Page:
Throughout Blue Wonders, guests are encouraged to explore their connection to water, starting with a stunning video wall installation created by award-winning photographer/videographer, Bob Talbot, and ending with an interactive word and photo wall.

Blue Wonders Wall National Aquarium

national aquarium interactive photo wall

Blue Wonders also introduces guests to our brand new Blacktip Reef exhibit, a 260,000 gallon habitat featuring a colorful Indo-Pacific reef landscape. Guests are able to experience this lively reef from many vantage points, including a new floor-to-ceiling pop-out viewing window that allows you to virtually step inside the exhibit!

blacktip reef bump out window national aquarium

Over the next several weeks, visitors will be able to watch Blacktip Reef come to life as we introduce 1,200 animals from 75 species, including our blacktip reef sharks by the end of July. During this time, our education team will also be on-hand, giving presentations on what it takes to bring an exhibit of this magnitude to Baltimore.

education presentation in Blacktip Reef National Aquarium

We’re excited to have you continue this amazing journey with us!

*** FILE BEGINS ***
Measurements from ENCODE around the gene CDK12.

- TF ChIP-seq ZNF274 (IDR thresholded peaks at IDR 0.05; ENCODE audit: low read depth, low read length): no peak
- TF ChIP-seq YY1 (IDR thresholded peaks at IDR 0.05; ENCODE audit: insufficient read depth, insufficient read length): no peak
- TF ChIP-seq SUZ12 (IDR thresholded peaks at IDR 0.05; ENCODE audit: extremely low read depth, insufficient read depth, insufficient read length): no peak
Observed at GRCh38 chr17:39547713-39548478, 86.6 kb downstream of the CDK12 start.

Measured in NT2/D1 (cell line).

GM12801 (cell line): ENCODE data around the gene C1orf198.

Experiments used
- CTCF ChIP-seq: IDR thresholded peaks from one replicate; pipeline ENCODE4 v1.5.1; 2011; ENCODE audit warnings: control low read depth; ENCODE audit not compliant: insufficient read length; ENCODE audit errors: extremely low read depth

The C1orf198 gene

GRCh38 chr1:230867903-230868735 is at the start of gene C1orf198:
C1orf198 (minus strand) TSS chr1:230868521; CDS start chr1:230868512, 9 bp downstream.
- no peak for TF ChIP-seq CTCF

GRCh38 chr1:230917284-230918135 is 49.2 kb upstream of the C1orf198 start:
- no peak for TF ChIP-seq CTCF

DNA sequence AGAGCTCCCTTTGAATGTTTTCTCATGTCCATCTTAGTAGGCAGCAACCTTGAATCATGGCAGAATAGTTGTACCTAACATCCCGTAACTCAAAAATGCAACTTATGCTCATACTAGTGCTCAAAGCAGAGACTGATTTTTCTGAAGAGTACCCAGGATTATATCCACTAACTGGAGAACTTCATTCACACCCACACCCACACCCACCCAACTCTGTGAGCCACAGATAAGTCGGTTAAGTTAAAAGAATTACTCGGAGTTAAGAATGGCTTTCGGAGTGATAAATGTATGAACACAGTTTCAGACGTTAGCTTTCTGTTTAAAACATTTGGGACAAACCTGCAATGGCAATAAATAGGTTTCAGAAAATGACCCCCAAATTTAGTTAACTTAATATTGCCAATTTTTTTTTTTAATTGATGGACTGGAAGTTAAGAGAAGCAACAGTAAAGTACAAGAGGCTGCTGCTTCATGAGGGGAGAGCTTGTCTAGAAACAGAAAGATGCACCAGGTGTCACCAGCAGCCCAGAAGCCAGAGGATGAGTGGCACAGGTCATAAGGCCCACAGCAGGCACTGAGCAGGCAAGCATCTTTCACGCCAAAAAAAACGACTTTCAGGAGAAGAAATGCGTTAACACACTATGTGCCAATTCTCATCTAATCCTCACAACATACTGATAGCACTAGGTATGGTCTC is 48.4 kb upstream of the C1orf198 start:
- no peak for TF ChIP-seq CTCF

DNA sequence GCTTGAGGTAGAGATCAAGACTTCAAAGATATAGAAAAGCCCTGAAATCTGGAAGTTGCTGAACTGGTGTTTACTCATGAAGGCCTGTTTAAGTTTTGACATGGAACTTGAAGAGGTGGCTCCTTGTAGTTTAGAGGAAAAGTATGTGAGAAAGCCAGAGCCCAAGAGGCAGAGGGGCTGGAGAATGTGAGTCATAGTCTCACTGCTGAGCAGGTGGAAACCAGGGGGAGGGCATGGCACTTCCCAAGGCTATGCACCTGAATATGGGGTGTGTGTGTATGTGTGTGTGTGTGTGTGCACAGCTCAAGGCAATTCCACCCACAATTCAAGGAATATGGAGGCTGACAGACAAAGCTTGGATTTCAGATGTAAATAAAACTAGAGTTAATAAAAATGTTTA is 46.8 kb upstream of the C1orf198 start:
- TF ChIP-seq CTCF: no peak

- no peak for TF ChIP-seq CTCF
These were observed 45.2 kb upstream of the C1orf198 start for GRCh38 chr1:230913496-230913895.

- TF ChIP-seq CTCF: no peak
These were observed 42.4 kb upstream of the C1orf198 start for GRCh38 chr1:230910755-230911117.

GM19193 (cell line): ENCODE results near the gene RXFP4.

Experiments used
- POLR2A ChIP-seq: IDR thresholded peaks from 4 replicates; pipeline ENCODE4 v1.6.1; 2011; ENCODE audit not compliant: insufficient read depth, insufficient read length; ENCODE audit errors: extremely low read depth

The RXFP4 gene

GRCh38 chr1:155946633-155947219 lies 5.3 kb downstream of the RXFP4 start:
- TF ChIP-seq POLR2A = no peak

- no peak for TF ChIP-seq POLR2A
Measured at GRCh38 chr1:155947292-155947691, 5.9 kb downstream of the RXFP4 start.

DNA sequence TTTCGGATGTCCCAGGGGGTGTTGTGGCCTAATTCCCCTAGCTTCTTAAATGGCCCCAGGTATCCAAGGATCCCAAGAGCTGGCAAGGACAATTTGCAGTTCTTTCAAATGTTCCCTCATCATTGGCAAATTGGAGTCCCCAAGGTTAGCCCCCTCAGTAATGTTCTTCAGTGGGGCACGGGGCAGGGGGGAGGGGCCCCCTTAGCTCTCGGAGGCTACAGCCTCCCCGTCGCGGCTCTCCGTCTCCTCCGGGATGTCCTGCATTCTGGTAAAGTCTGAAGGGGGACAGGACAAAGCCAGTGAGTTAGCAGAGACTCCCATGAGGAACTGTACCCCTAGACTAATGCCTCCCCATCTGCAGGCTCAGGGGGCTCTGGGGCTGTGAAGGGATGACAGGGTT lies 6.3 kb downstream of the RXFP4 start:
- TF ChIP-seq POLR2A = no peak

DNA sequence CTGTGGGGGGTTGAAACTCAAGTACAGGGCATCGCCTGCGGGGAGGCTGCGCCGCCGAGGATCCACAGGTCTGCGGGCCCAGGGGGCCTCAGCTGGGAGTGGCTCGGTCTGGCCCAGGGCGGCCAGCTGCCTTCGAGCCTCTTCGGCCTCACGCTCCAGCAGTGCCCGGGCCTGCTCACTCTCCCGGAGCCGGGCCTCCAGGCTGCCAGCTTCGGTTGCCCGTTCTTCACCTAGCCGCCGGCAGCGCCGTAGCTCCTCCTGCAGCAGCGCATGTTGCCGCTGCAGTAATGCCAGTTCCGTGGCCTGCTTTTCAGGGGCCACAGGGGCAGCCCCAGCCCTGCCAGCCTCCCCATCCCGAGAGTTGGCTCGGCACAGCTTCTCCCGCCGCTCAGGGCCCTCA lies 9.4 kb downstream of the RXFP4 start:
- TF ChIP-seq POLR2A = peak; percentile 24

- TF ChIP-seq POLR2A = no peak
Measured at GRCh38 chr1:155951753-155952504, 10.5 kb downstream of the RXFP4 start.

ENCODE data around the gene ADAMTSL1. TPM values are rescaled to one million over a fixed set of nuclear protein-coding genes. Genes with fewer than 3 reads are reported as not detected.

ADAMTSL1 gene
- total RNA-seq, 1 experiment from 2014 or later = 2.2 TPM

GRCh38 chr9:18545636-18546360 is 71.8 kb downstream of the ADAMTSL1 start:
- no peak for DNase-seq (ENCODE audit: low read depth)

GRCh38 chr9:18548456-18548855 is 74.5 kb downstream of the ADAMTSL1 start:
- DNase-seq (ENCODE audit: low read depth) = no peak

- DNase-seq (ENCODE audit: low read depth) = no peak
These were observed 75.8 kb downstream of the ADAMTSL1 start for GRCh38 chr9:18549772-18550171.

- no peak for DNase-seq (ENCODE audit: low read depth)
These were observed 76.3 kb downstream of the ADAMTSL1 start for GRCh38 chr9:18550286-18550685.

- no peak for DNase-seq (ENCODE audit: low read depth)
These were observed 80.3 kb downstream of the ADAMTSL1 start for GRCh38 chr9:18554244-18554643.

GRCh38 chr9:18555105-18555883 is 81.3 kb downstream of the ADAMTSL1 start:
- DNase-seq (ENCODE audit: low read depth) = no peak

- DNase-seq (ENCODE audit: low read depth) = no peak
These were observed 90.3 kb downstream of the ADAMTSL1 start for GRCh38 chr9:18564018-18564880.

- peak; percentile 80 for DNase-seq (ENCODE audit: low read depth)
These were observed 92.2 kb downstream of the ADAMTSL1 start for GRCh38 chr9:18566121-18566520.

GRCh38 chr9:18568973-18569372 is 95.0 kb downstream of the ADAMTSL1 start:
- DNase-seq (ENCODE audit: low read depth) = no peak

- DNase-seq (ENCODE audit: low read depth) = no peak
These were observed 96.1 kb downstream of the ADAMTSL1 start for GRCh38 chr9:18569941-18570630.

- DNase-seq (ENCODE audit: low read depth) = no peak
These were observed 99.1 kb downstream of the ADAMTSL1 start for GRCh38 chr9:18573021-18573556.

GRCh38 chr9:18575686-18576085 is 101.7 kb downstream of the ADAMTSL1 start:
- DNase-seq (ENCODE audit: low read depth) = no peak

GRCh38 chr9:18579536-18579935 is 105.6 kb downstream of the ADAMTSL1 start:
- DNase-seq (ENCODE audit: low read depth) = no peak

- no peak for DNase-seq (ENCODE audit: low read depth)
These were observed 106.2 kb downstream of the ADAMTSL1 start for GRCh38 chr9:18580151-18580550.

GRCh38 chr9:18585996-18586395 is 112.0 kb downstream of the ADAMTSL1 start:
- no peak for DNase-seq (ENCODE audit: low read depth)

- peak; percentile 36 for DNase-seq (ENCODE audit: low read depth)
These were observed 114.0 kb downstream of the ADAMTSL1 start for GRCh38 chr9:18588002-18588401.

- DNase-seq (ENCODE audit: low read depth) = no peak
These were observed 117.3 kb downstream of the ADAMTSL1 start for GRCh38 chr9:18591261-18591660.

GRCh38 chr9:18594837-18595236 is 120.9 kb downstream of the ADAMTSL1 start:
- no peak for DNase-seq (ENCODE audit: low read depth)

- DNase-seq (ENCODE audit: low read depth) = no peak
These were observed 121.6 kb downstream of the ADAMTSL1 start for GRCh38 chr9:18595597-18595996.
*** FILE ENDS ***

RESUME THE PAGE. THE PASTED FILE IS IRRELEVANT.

For real-time updates on Blacktip Reef, continue to visit our WATERblog!  

Thoughtful Thursdays: Native Garden Planting at Pier 6 Pavilion

The National Aquarium, in partnership with Rams Head and the Pier 6 Concert Pavilion, recently converted an unused area of turf on the western slope of the pavilion into a native plant garden!

Before and after

This new garden will help filter runoff and provide food and habitat for local pollinators and birds, as well as educate concert-goers on how beautiful and carefree a bay-friendly garden can be. Kyle Muellhauser, owner of Rams Head and a big supporter of the National Aquarium, approached our Conservation team and asked if we would be interested in using the space for an educational display. As we discussed ideas, we focused on something that would be attractive to visitors and also could inspire them to look at their own yards in a new way.

By planting native plants at home, you are not only providing food and habitat for wildlife, you are also decreasing the amount of fertilizer, water, and time needed to create and maintain an attractive yard. We chose native, drought-tolerant plants that would add interest to the site and would need little long-term care. Included in the list of plants were black-eyed susans, Christmas ferns, tickseed, blazing stars, American holly, joe-pye weed, and bee balm.

Two staff horticulturists took the lead on the project and designed the garden. They used similar plants and ideas from our Harry and Jeanette Weinberg Waterfront Park, a much more extensive version of a Maryland native garden. By choosing species that are native to this area and are proven to thrive in downtown Baltimore, we can be assured that this new garden will continue to educate visitors for years to come. The next time you attend a concert at the Pier 6 Concert Pavilion, don’t forget to check out the garden to see what is in bloom and get inspired to create your own bay-friendly garden. Click here to get started with ideas!

The crew!